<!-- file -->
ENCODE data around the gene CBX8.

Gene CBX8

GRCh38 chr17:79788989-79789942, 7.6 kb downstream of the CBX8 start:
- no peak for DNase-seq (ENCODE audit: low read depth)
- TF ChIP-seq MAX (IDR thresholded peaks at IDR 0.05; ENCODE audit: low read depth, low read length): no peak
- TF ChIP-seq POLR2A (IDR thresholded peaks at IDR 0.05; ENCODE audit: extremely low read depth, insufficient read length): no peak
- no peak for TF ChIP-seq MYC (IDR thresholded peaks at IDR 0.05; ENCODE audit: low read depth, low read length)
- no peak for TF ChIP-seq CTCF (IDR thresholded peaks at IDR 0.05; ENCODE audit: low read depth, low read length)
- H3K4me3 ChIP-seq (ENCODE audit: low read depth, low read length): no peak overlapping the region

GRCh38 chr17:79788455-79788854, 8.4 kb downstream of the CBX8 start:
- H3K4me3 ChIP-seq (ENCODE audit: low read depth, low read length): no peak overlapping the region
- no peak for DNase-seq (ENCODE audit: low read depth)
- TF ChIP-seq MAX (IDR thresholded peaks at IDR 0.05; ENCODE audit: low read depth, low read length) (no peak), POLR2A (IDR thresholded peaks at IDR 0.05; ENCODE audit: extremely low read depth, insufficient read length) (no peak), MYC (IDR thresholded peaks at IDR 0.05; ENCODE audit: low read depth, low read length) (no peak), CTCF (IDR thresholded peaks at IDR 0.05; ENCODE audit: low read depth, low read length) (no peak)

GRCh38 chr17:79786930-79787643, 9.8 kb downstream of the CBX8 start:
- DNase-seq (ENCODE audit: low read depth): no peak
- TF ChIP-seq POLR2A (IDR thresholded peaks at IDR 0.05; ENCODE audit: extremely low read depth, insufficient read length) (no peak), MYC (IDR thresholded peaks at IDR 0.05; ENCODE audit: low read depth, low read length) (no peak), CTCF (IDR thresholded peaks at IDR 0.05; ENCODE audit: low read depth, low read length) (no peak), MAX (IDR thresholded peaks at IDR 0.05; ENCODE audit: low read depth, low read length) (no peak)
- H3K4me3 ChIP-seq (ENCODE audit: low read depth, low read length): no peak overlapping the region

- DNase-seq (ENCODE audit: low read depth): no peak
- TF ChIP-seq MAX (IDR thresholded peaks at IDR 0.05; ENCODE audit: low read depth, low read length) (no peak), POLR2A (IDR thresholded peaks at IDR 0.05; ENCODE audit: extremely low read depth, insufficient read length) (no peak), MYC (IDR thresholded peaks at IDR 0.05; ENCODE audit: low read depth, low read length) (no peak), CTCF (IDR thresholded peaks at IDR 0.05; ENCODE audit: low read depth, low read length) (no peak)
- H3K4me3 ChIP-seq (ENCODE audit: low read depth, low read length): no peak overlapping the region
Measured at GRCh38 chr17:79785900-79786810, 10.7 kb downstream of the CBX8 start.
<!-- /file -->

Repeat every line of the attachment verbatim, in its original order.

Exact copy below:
ENCODE data around the gene CBX8.

Gene CBX8

GRCh38 chr17:79788989-79789942, 7.6 kb downstream of the CBX8 start:
- no peak for DNase-seq (ENCODE audit: low read depth)
- TF ChIP-seq MAX (IDR thresholded peaks at IDR 0.05; ENCODE audit: low read depth, low read length): no peak
- TF ChIP-seq POLR2A (IDR thresholded peaks at IDR 0.05; ENCODE audit: extremely low read depth, insufficient read length): no peak
- no peak for TF ChIP-seq MYC (IDR thresholded peaks at IDR 0.05; ENCODE audit: low read depth, low read length)
- no peak for TF ChIP-seq CTCF (IDR thresholded peaks at IDR 0.05; ENCODE audit: low read depth, low read length)
- H3K4me3 ChIP-seq (ENCODE audit: low read depth, low read length): no peak overlapping the region

GRCh38 chr17:79788455-79788854, 8.4 kb downstream of the CBX8 start:
- H3K4me3 ChIP-seq (ENCODE audit: low read depth, low read length): no peak overlapping the region
- no peak for DNase-seq (ENCODE audit: low read depth)
- TF ChIP-seq MAX (IDR thresholded peaks at IDR 0.05; ENCODE audit: low read depth, low read length) (no peak), POLR2A (IDR thresholded peaks at IDR 0.05; ENCODE audit: extremely low read depth, insufficient read length) (no peak), MYC (IDR thresholded peaks at IDR 0.05; ENCODE audit: low read depth, low read length) (no peak), CTCF (IDR thresholded peaks at IDR 0.05; ENCODE audit: low read depth, low read length) (no peak)

GRCh38 chr17:79786930-79787643, 9.8 kb downstream of the CBX8 start:
- DNase-seq (ENCODE audit: low read depth): no peak
- TF ChIP-seq POLR2A (IDR thresholded peaks at IDR 0.05; ENCODE audit: extremely low read depth, insufficient read length) (no peak), MYC (IDR thresholded peaks at IDR 0.05; ENCODE audit: low read depth, low read length) (no peak), CTCF (IDR thresholded peaks at IDR 0.05; ENCODE audit: low read depth, low read length) (no peak), MAX (IDR thresholded peaks at IDR 0.05; ENCODE audit: low read depth, low read length) (no peak)
- H3K4me3 ChIP-seq (ENCODE audit: low read depth, low read length): no peak overlapping the region

- DNase-seq (ENCODE audit: low read depth): no peak
- TF ChIP-seq MAX (IDR thresholded peaks at IDR 0.05; ENCODE audit: low read depth, low read length) (no peak), POLR2A (IDR thresholded peaks at IDR 0.05; ENCODE audit: extremely low read depth, insufficient read length) (no peak), MYC (IDR thresholded peaks at IDR 0.05; ENCODE audit: low read depth, low read length) (no peak), CTCF (IDR thresholded peaks at IDR 0.05; ENCODE audit: low read depth, low read length) (no peak)
- H3K4me3 ChIP-seq (ENCODE audit: low read depth, low read length): no peak overlapping the region
Measured at GRCh38 chr17:79785900-79786810, 10.7 kb downstream of the CBX8 start.